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Linux - March 13, 2014

Logstash, Elasticsearch, and Kibana in an EC2/AWS Enviroment

Here I will go over how to setup Logstash, Kibana, Redis, and Elasticsearch in an EC2 environment behind a public Load Balancer. The setup I’ll be doing will have:

1) One server for Redis to act as the broker/buffer to receive logs.
2) One server using Logstash receive logs from Redis and parse/index them over to Elasticsearch.
3) One server for Elasticsearch to receive logs and Kibana to view them in a browser.
4) One server to send the logs using logstash.
5) One public Load Balancer.

I am using m1.mediums for my servers, you can use whichever size you’d like but I’d definitely recommend an m1.medium for the Elasticsearch server at the very least. The public ELB is to allow public access, if this is not needed then you can make it an internal ELB or not even include one. Either way make sure to mount the partition if using m1.medium or greater.

This may seem like a lot but follow these steps and you’ll get the hang of it icon smile Logstash, Elasticsearch, and Kibana in an EC2/AWS Enviroment

What you will need:
1) AWS/EC2 access and keys.
2) A basicu understanding of AWS and security groups.
3) Linux shell terminal.
4) A Load Balancer.

This is pretty easy and straightforward. I won’t go into to much detail for this, I’ll save that for another blog.
1) Download, unzip and extract the Elasticsearch tar.gz file. Current release at this time is 1.0
2) Cd into /root/elasticsearch-1.0.0/config and open elasticsearch.yml.
3) Change the cluster name and node name to whatever you want. I recommend this as it can help separate and organize nodes and clusters later on if need be.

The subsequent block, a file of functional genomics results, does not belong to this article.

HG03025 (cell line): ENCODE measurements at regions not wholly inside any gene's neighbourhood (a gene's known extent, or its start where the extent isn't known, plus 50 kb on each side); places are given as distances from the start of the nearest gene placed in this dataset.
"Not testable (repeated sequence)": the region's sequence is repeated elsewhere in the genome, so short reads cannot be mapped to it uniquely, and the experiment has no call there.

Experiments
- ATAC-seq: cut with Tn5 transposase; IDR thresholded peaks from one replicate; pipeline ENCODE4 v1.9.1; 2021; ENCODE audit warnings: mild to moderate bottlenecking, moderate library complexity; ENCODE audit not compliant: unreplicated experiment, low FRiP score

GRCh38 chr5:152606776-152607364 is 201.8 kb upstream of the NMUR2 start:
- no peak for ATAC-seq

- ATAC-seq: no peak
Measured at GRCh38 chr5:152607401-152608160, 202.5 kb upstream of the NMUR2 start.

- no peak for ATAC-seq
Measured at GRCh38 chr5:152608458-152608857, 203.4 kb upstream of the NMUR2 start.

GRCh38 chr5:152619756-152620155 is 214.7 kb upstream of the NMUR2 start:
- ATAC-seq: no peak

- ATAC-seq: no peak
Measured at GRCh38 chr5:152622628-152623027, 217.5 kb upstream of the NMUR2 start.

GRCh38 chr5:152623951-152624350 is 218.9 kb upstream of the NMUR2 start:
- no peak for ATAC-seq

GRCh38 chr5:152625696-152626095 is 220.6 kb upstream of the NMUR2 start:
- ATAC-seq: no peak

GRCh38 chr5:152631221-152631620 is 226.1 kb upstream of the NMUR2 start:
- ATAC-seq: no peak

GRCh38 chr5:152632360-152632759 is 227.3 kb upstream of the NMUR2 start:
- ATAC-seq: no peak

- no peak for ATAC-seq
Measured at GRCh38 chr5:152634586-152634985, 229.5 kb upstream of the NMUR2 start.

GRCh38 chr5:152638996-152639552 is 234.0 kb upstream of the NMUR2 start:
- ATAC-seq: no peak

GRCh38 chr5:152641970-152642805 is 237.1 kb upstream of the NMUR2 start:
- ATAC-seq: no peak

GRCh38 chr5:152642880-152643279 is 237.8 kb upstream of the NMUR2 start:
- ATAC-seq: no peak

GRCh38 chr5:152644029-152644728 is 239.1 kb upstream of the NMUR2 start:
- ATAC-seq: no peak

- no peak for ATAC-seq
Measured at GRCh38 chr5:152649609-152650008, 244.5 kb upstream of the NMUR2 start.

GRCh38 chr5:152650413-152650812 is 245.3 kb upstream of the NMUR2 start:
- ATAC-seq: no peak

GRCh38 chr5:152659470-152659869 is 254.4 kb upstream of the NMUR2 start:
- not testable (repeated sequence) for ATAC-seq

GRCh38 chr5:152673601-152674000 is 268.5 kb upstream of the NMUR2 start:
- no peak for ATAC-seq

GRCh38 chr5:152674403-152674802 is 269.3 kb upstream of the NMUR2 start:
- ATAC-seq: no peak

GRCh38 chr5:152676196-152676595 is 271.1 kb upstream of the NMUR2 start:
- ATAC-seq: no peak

4) On the bottom of the config add:
              access_key: ACCESS_KEY
              secret_key: SECRET_KEY
    type: ec2
        groups: SECURITY-GROUP-NAME

Since this is a yml file spacing matters. The wrong spacing can cause it to error or not even be noticed by the config.
I was having issues with formatting the right spacing. For the correct version follow this link.
5) cd ../ and run ./bin/plugin -install elasticsearch/elasticsearch-cloud-aws/2.0.0.RC1. This installs the cloud plugin for AWS/EC2.
6) Start Elasticsearch: /root/elasticsearch-1.0.0/bin/elasticsearch &
7) Make sure security groups are updated to allow the correct instances to connect using ports 9200-9300.

If all is done correctly you can query it by running: curl -XGET ‘IP_ADDRESS_HERE:9200/_cluster/health?pretty=true’. It should look like this:
"cluster_name" : "searchbuild",
"status" : "yellow",
"timed_out" : false,
"number_of_nodes" : 1,
"number_of_data_nodes" : 1,
"active_primary_shards" : 65,
"active_shards" : 65,
"relocating_shards" : 0,
"initializing_shards" : 0,
"unassigned_shards" : 65

Again, I can go into even more detail but that’s for another blog post and yes, I know status is yellow icon smile Logstash, Elasticsearch, and Kibana in an EC2/AWS Enviroment

Redis Server:

This will be our server to broker logs as they come in.
1) Download and unzip Redis tar.gz file. Current version at this time is 2.8.6
2) install gcc, jemlocc: yum install gcc jemalloc -y
3) cd into redis-2.8.6/ and run: make. If you receive an error:
zmalloc.h:50:31: fatal error: jemalloc/jemalloc.h: No such file or directory
compilation terminated.
make[1]: *** [adlist.o] Error 1
make[1]: Leaving directory `/root/redis-2.8.6/src’
make: *** [all] Error 2

Then cd into ./deps and run: make hiredis lua jemalloc linenoise
cd ../ and run make again.

4) Start Redis: ./src/redis-server --loglevel verbose

That’s it for redis. Your prompt will show 0 clients connected for now. Until an indexer or shipper server’s input/ouput criteria are met Redis will show 0 clients connected.

If you’d like to test you can open a terminal and run: ./src/redis-cli and type anything to stdin.

There are two ways to setup Kibana. Method one involves installing Apache, downloading and unpackaging Kibana’s tar.gz file, and editing Kibana’s config.js file.